Minister throws money and staff at the riot-hit suburbs
Schools in France's riot-hit suburbs will get funding to specialise and to recruit extra staff. Their best students will also be allowed to attend lycees - upper secondary schools - outside their local area in an attempt to increase social mobility.
Under the reforms announced by education minister Gilles de Robien, France's challenging schools will be rebranded as ambition reussite ("ambition success") schools. The 249 lower secondaries and their 1,600 attached primary and nursery schools will be eligible for help under a programme announced in response to the December riots.
Mr Robien said that the programme will provide 1,000 peripatetic teachers to support ambition reussite schools, 3,000 extra classroom assistants to give more individual attention and remedial help to pupils, and improved facilities for teaching disruptive pupils.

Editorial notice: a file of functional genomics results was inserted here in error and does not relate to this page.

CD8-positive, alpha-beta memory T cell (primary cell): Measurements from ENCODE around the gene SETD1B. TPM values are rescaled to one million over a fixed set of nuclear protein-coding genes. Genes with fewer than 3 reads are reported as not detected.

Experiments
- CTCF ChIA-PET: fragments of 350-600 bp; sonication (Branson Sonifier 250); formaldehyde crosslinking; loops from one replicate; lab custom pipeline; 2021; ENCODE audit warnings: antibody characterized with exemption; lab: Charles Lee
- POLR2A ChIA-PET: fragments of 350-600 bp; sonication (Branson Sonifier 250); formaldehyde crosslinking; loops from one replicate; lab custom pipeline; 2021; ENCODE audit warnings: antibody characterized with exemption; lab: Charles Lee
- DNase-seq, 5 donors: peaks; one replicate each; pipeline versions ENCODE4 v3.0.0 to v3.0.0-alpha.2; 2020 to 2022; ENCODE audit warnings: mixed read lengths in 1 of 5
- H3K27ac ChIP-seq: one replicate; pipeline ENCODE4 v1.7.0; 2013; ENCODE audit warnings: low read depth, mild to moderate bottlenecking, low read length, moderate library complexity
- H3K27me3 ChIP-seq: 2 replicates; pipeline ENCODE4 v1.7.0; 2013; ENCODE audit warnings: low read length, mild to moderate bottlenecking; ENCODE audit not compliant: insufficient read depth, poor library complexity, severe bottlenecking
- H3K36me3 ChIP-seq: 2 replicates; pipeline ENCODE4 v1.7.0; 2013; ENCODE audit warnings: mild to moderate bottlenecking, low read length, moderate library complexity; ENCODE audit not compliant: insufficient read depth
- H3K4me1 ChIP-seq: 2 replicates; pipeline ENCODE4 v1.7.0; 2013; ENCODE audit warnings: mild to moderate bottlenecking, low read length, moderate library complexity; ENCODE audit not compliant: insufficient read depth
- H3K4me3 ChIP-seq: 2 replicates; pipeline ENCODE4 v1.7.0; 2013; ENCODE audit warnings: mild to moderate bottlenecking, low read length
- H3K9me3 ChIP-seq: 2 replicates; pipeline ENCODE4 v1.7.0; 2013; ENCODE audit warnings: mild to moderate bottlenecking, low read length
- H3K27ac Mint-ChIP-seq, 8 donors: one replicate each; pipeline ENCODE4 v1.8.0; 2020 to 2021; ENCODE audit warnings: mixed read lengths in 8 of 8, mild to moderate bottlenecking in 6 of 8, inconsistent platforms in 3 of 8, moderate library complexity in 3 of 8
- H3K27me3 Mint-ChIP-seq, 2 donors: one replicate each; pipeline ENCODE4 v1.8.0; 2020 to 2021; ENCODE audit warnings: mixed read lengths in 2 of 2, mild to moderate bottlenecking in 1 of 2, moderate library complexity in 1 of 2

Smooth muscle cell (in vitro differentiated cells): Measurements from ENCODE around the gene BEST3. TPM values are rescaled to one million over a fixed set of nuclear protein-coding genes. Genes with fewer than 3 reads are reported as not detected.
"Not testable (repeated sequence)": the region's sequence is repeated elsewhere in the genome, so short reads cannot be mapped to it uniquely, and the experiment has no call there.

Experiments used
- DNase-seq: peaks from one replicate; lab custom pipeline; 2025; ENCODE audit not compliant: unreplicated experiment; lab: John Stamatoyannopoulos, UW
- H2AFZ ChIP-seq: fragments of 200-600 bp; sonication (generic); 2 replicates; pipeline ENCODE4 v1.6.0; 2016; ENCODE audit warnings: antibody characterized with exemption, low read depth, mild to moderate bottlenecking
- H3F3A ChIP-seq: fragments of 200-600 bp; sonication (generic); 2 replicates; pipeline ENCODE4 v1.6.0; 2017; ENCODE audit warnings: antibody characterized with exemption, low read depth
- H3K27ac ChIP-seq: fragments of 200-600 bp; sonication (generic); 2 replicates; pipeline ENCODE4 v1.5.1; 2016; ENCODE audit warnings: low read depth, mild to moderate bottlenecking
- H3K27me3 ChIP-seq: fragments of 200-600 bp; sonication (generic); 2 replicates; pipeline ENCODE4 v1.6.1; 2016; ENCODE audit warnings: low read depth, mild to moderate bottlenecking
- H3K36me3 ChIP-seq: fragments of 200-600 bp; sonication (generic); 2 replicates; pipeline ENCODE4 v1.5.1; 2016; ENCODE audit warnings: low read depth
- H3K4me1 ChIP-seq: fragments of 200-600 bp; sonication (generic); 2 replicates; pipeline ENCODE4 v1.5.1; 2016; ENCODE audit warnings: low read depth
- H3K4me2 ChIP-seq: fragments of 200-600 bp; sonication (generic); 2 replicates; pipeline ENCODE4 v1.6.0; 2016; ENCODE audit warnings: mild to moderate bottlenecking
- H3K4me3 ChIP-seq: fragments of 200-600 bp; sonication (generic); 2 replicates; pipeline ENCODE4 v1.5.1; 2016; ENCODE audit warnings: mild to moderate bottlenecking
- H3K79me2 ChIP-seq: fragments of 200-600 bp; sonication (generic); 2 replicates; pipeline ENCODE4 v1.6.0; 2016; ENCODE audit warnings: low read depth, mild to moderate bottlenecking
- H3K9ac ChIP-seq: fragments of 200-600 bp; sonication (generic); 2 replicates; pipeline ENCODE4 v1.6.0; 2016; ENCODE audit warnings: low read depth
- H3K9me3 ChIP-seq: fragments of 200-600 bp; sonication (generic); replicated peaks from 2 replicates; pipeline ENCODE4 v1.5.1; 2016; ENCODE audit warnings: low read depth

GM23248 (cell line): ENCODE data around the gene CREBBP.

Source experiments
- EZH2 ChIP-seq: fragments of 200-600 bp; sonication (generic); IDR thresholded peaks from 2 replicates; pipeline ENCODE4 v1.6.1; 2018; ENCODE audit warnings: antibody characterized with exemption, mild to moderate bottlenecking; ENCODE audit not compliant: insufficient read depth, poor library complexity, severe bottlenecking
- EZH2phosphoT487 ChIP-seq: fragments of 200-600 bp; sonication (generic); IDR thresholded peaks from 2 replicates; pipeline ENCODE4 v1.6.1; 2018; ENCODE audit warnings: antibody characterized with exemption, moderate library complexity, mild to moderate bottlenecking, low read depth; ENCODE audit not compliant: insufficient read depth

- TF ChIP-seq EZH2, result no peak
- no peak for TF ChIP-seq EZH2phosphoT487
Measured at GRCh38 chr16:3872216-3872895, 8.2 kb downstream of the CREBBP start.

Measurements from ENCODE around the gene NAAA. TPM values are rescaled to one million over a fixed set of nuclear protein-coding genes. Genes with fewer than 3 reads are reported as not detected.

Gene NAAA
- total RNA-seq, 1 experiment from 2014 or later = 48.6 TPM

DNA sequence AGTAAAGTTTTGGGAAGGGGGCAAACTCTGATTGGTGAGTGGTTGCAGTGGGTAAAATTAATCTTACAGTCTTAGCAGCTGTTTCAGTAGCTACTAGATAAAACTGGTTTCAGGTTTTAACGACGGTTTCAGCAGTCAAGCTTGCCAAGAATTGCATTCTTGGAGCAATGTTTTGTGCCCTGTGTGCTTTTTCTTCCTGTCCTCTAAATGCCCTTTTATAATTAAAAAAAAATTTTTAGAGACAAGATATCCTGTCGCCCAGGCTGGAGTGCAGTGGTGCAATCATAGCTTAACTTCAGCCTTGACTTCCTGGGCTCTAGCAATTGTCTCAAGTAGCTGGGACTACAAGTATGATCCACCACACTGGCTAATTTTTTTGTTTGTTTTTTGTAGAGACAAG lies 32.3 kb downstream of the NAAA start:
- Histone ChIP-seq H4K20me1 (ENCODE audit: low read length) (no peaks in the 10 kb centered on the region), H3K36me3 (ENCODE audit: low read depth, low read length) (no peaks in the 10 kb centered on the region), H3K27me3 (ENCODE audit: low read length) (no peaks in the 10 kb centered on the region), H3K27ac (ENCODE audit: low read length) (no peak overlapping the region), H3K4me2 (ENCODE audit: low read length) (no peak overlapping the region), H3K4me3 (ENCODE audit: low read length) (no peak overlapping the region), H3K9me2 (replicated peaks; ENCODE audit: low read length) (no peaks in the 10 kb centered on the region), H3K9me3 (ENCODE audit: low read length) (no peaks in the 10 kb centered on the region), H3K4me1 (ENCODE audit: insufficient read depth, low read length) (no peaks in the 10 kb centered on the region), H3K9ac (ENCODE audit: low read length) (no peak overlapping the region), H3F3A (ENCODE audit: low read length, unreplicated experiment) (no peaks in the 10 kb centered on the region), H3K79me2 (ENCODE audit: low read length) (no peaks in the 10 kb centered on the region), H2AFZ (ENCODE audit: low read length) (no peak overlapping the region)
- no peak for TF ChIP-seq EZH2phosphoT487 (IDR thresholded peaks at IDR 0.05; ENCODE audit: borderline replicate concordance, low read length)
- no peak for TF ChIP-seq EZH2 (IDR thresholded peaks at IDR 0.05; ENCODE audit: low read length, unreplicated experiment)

The schools - including 16 lower secondaries in Seine-Saint-Denis, the district north of Paris where the riots started - were targeted under criteria such as pupils' social background, the proportion of new arrivals who had already repeated two or more years, and numbers of pupils with parents who were single or unemployed, or did not speak French.
Mr de Robien said he would encourage teachers to try out new methods, which would be regularly assessed. The targeted schools will set out goals in four or five-year contracts with the ministry's local authorities. Each will have "a high quality speciality - cultural, scientific, linguistic, sporting or environmental".
Pupils who do well in their leaving exams will be able to choose their lycee, rather than going to their local lycee - a move the minister hopes will "restart social mobility".
The new system, which starts in September, replaces education priority zones (ZEP), introduced in 1981 and modelled on Britain's educational priority areas. Mr de Robien said in future individual schools, rather than zones, would be targeted for special help.